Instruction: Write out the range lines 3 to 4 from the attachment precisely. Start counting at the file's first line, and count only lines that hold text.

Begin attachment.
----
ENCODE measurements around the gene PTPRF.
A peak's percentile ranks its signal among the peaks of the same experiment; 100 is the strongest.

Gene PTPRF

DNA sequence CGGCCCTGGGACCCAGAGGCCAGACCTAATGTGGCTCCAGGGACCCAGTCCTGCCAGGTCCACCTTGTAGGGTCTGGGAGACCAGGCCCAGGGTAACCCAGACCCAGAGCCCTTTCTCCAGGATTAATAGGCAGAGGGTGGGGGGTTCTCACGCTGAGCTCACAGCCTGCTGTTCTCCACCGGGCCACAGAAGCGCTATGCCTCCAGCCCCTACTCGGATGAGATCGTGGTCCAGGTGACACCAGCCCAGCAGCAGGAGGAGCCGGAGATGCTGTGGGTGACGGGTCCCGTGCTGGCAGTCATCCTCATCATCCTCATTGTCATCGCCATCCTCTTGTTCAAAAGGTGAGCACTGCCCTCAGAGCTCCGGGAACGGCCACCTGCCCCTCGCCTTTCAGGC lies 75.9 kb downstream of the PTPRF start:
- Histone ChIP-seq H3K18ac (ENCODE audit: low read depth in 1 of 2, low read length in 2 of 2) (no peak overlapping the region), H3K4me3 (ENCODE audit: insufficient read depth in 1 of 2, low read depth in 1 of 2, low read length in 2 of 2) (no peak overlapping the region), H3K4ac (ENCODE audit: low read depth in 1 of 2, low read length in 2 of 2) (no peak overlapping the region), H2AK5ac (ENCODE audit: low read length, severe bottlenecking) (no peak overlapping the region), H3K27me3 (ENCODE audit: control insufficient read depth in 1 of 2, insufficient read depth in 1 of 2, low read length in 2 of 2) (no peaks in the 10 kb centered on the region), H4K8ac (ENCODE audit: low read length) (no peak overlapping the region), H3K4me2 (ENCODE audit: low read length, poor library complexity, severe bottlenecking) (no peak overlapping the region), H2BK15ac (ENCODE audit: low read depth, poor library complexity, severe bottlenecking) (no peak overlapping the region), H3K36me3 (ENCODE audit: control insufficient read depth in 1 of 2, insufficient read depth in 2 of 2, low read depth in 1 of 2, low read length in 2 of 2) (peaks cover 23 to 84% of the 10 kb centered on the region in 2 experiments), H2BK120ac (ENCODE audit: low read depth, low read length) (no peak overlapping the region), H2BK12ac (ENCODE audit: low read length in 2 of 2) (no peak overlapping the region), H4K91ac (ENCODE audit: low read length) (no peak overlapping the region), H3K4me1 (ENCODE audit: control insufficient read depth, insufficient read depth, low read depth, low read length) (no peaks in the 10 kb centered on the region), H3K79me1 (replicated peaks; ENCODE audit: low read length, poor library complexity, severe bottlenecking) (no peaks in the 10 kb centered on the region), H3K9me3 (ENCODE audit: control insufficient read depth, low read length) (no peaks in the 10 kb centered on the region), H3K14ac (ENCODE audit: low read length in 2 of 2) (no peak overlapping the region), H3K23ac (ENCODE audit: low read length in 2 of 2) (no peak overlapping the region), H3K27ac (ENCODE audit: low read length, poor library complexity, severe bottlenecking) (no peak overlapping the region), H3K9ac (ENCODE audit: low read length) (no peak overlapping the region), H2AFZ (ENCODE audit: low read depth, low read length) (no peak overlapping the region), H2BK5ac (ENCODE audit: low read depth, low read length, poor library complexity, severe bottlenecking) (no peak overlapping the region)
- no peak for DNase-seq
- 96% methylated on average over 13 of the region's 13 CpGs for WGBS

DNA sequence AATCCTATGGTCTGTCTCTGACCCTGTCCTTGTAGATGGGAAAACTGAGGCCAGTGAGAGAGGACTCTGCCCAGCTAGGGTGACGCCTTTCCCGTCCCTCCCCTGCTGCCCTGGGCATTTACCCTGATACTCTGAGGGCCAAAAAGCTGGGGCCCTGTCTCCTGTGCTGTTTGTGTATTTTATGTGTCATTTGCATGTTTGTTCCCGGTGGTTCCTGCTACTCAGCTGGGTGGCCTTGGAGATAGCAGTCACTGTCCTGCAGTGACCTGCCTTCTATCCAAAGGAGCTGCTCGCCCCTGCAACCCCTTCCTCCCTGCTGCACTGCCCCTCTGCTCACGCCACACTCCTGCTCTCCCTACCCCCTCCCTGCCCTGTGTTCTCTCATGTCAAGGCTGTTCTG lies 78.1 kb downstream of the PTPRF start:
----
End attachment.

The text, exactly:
Gene PTPRF

DNA sequence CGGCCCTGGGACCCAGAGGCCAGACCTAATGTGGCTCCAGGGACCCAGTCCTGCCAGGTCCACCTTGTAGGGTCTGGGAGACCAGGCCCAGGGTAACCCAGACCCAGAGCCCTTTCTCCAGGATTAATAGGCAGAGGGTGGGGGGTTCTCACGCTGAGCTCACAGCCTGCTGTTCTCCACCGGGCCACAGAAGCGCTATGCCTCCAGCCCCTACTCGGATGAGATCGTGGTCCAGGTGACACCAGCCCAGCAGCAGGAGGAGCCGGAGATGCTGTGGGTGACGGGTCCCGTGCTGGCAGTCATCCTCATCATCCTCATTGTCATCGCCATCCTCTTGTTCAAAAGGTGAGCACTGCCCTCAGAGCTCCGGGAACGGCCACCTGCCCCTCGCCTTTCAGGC lies 75.9 kb downstream of the PTPRF start: